Ruth Yunker is an author, humorist, columnist, blogger, and diehard world traveler. Her peripatetic childhood led to an adulthood always on the move; she has lived all over the United States, from Boston to Los Angeles, Brussels, Belgium and, for a short time, Paris. Her first book, “Me, Myself & Paris,” recounts her first experiences as a single woman living alone in Paris for three six-week stints. Her newest book, “Paris, I’ve Grown Accustomed to Your Ways,” continues the saga from a more City of Light-experienced perspective.

Pocono Garlic Festival

GarlicBulbClovesNow celebrating its 21st year, the Pocono Garlic Festival is a Labor Day weekend must do that is held at Shawnee Ski Mountain area. Proud to be known as the “stinkiest” festival for two decades, the event attracts thousands of foul-mouthed diners seeking something reeking of garlic, and each year this festival happily delivers.

Attendees can expect a gastronomic garlic extravagance that can boast one of a kind garlic laced prepared foods, art, regional garlic to buy, growing seminars, and even daily garlic eating contests. (Last year’s winner ate 4.5 ounces of garlic within a minute.) The festival is also proud to be highlighting our local restaurants by hosting its second “Chopped Style” Cooking Competition and a newly added local Fire Company Grill Off.

This year, there will be just about sixty vendors paying tribute to the stinky stuff to eat in, take out, or just bask in the beauty of it. The two-day event has patrons consuming everything from the traditional garlic pull pork to the not so common garlic chocolate chip cookies. Love of garlic is very apparent with those who make this a regular pilgrimage to purchase the specialty food items only found at the Pocono Garlic Festival.

“People get really passionate about garlic. It’s infused in most everyone’s culture. If you really think about it, you can find garlic in just about every ethnic dish you can imagine: Mexican, Italian, Polish, Regional American, Thai, Greek; the list is too long to mention all, but it is a common dominator when you think about a delicious meal. I believe it’s a recipe of longevity for the Pocono Garlic Festival. Where else can taste your way around the world in just one day?!” exclaimed Sharon Rothman, 2015 PGF Communications Manager. “As every year, the festival tries to focus on highlighting local businesses. We are happy to announce some new to the line up are Garlic cupcakes from Kitchen Chemistry, Vegetarian Dishes by Quench, Garlic Scones by Cafe Duet, all from Stroudsburg, PA.”

The festival prides itself on good old family fun, and with the price of admission, people can enjoy three stages of continuous entertainment, which include local musicians, local performers, magicians, a petting zoo, a children fun area, education seminars, live native animal shows, as well as hands-on artisans’ demonstrations hosted by Peter’s Valley Crafts School.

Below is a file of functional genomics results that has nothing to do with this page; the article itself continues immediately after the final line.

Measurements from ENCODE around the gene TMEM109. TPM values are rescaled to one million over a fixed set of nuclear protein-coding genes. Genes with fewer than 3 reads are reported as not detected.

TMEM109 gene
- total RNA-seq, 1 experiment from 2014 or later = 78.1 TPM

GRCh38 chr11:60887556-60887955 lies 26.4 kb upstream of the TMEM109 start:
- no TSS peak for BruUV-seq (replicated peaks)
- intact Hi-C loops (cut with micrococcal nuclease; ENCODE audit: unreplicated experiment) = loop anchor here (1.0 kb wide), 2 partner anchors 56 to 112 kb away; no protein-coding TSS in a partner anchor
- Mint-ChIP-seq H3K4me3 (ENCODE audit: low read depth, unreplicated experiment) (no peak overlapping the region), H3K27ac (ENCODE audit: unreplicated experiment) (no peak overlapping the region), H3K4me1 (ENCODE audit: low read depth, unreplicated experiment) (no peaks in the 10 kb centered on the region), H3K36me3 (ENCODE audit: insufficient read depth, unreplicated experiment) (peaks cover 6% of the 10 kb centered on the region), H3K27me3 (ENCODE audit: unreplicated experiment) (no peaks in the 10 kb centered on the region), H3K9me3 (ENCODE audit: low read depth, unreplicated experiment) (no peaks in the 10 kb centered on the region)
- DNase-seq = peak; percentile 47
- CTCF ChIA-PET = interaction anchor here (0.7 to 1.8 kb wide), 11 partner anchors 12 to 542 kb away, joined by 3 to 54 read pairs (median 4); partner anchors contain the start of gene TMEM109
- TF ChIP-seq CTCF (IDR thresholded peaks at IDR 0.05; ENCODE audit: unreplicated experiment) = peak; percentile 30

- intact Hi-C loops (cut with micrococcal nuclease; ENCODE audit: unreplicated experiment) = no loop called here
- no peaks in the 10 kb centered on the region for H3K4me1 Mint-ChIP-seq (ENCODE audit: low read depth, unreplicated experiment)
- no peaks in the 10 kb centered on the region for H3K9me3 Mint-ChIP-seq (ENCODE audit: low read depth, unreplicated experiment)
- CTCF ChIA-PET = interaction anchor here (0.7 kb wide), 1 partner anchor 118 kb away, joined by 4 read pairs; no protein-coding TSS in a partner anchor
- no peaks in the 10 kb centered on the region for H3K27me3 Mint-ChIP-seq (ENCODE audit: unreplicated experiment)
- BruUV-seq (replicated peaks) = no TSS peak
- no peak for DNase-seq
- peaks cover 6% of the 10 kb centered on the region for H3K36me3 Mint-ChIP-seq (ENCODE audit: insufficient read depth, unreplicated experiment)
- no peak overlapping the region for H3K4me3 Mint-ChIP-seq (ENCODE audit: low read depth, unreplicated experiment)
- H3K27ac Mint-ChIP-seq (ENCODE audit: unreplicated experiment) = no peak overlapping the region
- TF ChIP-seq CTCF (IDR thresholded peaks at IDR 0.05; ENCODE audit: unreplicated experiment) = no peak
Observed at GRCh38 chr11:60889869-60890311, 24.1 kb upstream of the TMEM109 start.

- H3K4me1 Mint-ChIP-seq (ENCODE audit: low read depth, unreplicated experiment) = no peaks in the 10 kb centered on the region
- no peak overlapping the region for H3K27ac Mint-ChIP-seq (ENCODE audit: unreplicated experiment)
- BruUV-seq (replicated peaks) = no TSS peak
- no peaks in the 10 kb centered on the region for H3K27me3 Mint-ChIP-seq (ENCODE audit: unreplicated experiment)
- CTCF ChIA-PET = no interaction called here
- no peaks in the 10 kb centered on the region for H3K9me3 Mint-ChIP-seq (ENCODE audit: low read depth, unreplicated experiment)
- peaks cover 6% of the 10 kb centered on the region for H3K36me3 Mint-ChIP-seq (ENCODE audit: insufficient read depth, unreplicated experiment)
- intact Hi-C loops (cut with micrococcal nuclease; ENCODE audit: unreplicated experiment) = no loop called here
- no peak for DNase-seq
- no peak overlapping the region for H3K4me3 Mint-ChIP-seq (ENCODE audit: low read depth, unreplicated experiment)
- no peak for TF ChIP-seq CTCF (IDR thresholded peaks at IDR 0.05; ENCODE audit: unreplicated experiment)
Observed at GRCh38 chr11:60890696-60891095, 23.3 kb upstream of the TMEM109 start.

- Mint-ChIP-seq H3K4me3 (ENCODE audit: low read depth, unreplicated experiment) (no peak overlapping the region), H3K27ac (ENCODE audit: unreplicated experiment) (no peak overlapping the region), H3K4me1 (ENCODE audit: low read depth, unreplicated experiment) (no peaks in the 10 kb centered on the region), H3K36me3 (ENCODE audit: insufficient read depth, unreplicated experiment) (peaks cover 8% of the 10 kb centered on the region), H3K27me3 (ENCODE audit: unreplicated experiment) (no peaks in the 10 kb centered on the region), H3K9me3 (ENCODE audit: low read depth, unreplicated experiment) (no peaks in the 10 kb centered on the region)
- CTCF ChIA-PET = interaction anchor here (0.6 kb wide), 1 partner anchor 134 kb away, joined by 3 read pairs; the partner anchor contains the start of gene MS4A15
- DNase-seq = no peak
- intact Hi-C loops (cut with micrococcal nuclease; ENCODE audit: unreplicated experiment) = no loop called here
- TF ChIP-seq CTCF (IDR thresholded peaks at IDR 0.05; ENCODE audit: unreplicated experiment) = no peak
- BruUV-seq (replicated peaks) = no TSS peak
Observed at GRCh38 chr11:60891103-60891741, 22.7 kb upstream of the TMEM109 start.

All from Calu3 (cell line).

Local garlic growers began the festival in conjunction with the region’s annual garlic harvest. Many festival goers continue to look forward to products produced by some of area Pennsylvania farms that founded the event. Patrons look forward each season to purchasing locally harvested hardback garlic, as well as locally produced products such as Rolling Hills Farm of Salyorsburg Original Garlic Vinegar, Knob View Farms of Cherry Valley garlic salt, Mountaindale Farms Garple (maple syrup infused garlic vinegar) and Josie Porter Farms garlic starter kits.

PGF founder and Brookside Farmer Carl Andrews exclaimed, “It’s amazing how large it grew from the just four farm stands; I never imagined it could be this big.” Andrew explained that the notion of the festival started one year that there was a bumper crop of garlic, which blossomed into the first festival in the back of St. Luke’s Church parking lot in Stroudsburg. He said, “We knew we had something because each year more people came for more garlic, and every year we sold out.” Although Andrews no longer has a farm stand at the festival, he is still part of the PGF and can be found at the information booth during the event. This year there will be sixteen regional farmers selling some unique and organic hard neck varieties that include names like Music, Legacy, Spanish Roja, Italian Purple, and German White garlic.

Roman Osadca is a New Jersey garlic farmer and has been part of the festival for over a decade. Osadca will be hosting a garlic growing tips seminar in their education tent. “I think that the festival infrastructure, program, and events get better and smoother each year; we just have a lot of fun with it.” Osadca’s favorite garlic advice to gardeners: “Garlics from all over the world do well in Northwestern New Jersey soils and climate. Some need several years to acclimate and grow well. Just be patient.”

The two days of extraordinary garlic laced festival will be held on Saturday and Sunday, September 5th and 6th, Labor Day Weekend. Gates open at 10:00 a.m. till 6:00 p.m. daily.